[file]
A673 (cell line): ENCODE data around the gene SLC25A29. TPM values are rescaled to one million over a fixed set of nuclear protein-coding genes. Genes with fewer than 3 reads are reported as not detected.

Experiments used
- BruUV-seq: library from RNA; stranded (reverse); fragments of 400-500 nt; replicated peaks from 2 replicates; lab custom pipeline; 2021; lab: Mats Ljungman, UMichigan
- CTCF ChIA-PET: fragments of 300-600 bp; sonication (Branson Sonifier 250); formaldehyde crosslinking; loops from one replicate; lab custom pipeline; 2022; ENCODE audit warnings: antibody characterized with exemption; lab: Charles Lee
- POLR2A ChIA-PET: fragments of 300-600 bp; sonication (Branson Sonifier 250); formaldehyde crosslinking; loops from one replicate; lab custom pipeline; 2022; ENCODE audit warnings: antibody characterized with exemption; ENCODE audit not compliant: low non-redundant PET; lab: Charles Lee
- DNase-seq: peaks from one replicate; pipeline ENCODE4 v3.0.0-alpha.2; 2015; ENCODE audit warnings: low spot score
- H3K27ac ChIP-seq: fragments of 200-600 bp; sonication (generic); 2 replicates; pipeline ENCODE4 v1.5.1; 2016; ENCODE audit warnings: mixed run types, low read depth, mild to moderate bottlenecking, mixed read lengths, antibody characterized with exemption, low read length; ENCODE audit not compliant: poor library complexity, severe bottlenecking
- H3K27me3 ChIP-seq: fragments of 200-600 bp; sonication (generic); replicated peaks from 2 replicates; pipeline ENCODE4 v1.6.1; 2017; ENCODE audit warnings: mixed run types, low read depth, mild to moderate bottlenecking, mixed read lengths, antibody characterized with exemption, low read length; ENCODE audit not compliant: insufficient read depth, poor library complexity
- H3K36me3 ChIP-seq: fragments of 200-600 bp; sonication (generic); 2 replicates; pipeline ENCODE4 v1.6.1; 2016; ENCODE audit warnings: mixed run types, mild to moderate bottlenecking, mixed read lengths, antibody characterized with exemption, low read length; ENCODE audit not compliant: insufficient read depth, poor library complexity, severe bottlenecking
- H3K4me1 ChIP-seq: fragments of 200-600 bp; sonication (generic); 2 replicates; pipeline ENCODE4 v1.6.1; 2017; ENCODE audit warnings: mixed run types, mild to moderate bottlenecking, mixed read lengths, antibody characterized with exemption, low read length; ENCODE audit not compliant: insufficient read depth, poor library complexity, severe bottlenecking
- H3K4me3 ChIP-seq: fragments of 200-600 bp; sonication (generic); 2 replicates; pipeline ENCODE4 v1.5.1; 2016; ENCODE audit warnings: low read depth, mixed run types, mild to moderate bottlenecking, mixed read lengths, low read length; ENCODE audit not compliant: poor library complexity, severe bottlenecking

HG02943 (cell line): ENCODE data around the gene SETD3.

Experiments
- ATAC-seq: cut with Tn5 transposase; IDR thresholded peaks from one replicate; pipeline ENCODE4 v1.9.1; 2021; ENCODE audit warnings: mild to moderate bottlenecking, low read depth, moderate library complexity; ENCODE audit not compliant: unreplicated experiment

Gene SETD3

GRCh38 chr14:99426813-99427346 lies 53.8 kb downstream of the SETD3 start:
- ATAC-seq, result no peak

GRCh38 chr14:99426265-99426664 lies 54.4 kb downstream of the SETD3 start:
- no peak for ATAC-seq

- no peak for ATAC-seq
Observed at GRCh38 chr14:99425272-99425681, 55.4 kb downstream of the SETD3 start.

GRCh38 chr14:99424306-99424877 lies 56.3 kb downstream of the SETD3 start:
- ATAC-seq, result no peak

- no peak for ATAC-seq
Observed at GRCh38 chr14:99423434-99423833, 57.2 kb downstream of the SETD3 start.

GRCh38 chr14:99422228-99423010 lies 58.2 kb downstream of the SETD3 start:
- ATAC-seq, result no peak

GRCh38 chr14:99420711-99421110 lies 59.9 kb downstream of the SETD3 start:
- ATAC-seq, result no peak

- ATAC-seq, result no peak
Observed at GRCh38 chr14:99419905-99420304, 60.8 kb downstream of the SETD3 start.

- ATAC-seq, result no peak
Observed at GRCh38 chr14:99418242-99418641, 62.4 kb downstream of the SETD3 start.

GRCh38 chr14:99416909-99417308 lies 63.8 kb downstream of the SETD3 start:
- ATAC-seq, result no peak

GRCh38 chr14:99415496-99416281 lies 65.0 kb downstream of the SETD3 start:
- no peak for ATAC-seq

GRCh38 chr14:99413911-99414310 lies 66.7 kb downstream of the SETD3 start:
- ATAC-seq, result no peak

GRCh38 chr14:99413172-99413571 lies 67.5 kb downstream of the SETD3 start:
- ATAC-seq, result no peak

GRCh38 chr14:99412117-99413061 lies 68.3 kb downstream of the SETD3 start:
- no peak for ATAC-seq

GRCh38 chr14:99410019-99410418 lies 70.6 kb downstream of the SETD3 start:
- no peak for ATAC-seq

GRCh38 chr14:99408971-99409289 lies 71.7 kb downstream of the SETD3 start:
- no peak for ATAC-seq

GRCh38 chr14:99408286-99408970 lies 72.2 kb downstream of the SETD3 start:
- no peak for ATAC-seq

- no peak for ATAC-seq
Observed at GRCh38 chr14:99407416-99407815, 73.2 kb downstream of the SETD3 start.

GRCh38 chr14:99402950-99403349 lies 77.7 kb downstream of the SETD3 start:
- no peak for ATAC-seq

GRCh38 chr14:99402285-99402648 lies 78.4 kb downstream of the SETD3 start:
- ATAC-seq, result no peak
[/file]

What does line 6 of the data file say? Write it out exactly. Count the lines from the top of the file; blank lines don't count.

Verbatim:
- DNase-seq: peaks from one replicate; pipeline ENCODE4 v3.0.0-alpha.2; 2015; ENCODE audit warnings: low spot score